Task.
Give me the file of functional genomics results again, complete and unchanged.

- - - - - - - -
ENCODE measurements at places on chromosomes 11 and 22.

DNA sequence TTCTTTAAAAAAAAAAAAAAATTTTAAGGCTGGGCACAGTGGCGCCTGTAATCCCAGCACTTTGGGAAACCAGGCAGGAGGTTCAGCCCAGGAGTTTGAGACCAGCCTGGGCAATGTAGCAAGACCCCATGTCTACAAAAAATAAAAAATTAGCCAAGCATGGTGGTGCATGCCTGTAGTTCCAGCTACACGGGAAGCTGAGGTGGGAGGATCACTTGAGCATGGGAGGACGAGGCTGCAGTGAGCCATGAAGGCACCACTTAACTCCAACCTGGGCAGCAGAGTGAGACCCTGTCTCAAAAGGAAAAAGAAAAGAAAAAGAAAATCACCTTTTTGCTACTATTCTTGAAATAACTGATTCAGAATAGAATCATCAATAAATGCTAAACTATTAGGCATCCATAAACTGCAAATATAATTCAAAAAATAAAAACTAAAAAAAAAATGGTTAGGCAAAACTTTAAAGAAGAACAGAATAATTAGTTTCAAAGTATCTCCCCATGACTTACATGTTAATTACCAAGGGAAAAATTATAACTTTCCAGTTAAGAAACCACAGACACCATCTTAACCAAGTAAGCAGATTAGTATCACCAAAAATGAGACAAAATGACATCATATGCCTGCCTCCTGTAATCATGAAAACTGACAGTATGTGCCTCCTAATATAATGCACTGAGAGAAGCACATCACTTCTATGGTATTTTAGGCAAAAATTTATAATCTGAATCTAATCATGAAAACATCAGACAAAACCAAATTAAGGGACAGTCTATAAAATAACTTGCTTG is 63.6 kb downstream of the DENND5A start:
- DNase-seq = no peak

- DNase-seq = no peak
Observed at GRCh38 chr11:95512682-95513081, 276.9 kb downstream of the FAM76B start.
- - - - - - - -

ENCODE measurements at places on chromosomes 11 and 22.

DNA sequence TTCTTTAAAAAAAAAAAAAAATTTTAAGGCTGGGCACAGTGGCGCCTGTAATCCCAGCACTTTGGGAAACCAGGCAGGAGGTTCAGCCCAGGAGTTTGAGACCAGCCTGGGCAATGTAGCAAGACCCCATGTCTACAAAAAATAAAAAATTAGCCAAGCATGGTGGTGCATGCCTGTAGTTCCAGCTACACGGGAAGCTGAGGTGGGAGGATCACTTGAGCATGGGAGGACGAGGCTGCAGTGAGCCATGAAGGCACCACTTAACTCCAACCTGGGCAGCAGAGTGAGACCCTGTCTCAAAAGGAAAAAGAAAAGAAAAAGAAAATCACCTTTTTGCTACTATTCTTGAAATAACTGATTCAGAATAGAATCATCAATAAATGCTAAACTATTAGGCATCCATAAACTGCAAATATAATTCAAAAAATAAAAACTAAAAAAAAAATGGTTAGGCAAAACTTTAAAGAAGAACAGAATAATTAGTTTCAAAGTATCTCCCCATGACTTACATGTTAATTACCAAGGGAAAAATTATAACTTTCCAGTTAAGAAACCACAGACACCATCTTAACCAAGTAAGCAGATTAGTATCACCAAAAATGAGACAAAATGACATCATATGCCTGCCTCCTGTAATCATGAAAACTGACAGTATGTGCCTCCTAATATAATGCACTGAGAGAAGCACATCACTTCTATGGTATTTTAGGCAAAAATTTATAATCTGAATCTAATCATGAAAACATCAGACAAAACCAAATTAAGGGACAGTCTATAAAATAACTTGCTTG is 63.6 kb downstream of the DENND5A start:
- DNase-seq = no peak

- DNase-seq = no peak
Observed at GRCh38 chr11:95512682-95513081, 276.9 kb downstream of the FAM76B start.